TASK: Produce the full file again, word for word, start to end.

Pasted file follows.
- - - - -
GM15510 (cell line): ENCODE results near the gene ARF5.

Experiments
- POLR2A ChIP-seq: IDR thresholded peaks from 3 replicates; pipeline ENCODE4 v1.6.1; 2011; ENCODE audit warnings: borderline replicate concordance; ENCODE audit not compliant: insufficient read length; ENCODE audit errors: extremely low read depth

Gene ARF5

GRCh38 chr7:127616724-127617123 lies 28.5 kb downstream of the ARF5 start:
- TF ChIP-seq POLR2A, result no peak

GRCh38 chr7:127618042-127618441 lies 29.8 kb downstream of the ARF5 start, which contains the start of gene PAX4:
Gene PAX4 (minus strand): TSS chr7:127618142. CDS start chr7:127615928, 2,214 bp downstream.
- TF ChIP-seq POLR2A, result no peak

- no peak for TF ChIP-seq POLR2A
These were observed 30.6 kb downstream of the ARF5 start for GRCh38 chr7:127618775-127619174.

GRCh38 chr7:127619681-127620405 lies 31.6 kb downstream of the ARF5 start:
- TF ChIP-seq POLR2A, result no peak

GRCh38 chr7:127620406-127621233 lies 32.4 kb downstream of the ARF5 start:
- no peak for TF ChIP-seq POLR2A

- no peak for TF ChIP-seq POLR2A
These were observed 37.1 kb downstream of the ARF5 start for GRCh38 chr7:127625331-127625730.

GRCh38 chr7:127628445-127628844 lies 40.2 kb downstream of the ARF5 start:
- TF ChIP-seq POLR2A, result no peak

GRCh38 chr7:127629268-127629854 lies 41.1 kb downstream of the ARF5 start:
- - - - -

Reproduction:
GM15510 (cell line): ENCODE results near the gene ARF5.

Experiments
- POLR2A ChIP-seq: IDR thresholded peaks from 3 replicates; pipeline ENCODE4 v1.6.1; 2011; ENCODE audit warnings: borderline replicate concordance; ENCODE audit not compliant: insufficient read length; ENCODE audit errors: extremely low read depth

Gene ARF5

GRCh38 chr7:127616724-127617123 lies 28.5 kb downstream of the ARF5 start:
- TF ChIP-seq POLR2A, result no peak

GRCh38 chr7:127618042-127618441 lies 29.8 kb downstream of the ARF5 start, which contains the start of gene PAX4:
Gene PAX4 (minus strand): TSS chr7:127618142. CDS start chr7:127615928, 2,214 bp downstream.
- TF ChIP-seq POLR2A, result no peak

- no peak for TF ChIP-seq POLR2A
These were observed 30.6 kb downstream of the ARF5 start for GRCh38 chr7:127618775-127619174.

GRCh38 chr7:127619681-127620405 lies 31.6 kb downstream of the ARF5 start:
- TF ChIP-seq POLR2A, result no peak

GRCh38 chr7:127620406-127621233 lies 32.4 kb downstream of the ARF5 start:
- no peak for TF ChIP-seq POLR2A

- no peak for TF ChIP-seq POLR2A
These were observed 37.1 kb downstream of the ARF5 start for GRCh38 chr7:127625331-127625730.

GRCh38 chr7:127628445-127628844 lies 40.2 kb downstream of the ARF5 start:
- TF ChIP-seq POLR2A, result no peak

GRCh38 chr7:127629268-127629854 lies 41.1 kb downstream of the ARF5 start: